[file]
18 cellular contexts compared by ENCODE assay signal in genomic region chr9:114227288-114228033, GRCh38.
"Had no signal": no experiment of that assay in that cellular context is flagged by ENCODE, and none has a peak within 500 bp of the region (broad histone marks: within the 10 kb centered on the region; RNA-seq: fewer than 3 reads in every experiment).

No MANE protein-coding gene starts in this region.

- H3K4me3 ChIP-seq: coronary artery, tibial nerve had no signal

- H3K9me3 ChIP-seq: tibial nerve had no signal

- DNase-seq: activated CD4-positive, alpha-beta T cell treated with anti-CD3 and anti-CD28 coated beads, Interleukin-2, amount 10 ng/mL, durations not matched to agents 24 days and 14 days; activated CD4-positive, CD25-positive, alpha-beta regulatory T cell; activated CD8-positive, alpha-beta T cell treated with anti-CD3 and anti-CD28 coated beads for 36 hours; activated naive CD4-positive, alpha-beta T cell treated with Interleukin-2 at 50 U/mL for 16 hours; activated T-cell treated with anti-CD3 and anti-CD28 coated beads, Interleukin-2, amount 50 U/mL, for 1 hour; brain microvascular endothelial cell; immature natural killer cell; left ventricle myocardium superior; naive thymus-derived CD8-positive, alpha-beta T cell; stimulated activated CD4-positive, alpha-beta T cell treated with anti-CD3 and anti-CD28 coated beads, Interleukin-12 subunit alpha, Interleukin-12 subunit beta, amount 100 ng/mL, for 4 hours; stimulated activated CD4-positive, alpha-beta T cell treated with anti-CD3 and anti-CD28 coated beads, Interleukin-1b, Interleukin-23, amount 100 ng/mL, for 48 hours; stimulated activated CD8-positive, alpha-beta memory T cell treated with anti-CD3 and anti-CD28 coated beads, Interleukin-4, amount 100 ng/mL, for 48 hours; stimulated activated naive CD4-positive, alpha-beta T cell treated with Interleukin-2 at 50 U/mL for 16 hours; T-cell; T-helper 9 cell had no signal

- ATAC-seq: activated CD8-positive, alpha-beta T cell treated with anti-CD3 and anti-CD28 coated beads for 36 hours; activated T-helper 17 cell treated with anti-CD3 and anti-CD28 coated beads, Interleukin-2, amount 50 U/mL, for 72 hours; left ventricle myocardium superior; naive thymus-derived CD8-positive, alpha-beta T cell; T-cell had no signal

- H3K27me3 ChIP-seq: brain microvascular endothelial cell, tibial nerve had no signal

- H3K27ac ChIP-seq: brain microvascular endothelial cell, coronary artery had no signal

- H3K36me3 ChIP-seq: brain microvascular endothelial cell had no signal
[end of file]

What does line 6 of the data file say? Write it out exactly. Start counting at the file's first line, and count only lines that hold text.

- DNase-seq: activated CD4-positive, alpha-beta T cell treated with anti-CD3 and anti-CD28 coated beads, Interleukin-2, amount 10 ng/mL, durations not matched to agents 24 days and 14 days; activated CD4-positive, CD25-positive, alpha-beta regulatory T cell; activated CD8-positive, alpha-beta T cell treated with anti-CD3 and anti-CD28 coated beads for 36 hours; activated naive CD4-positive, alpha-beta T cell treated with Interleukin-2 at 50 U/mL for 16 hours; activated T-cell treated with anti-CD3 and anti-CD28 coated beads, Interleukin-2, amount 50 U/mL, for 1 hour; brain microvascular endothelial cell; immature natural killer cell; left ventricle myocardium superior; naive thymus-derived CD8-positive, alpha-beta T cell; stimulated activated CD4-positive, alpha-beta T cell treated with anti-CD3 and anti-CD28 coated beads, Interleukin-12 subunit alpha, Interleukin-12 subunit beta, amount 100 ng/mL, for 4 hours; stimulated activated CD4-positive, alpha-beta T cell treated with anti-CD3 and anti-CD28 coated beads, Interleukin-1b, Interleukin-23, amount 100 ng/mL, for 48 hours; stimulated activated CD8-positive, alpha-beta memory T cell treated with anti-CD3 and anti-CD28 coated beads, Interleukin-4, amount 100 ng/mL, for 48 hours; stimulated activated naive CD4-positive, alpha-beta T cell treated with Interleukin-2 at 50 U/mL for 16 hours; T-cell; T-helper 9 cell had no signal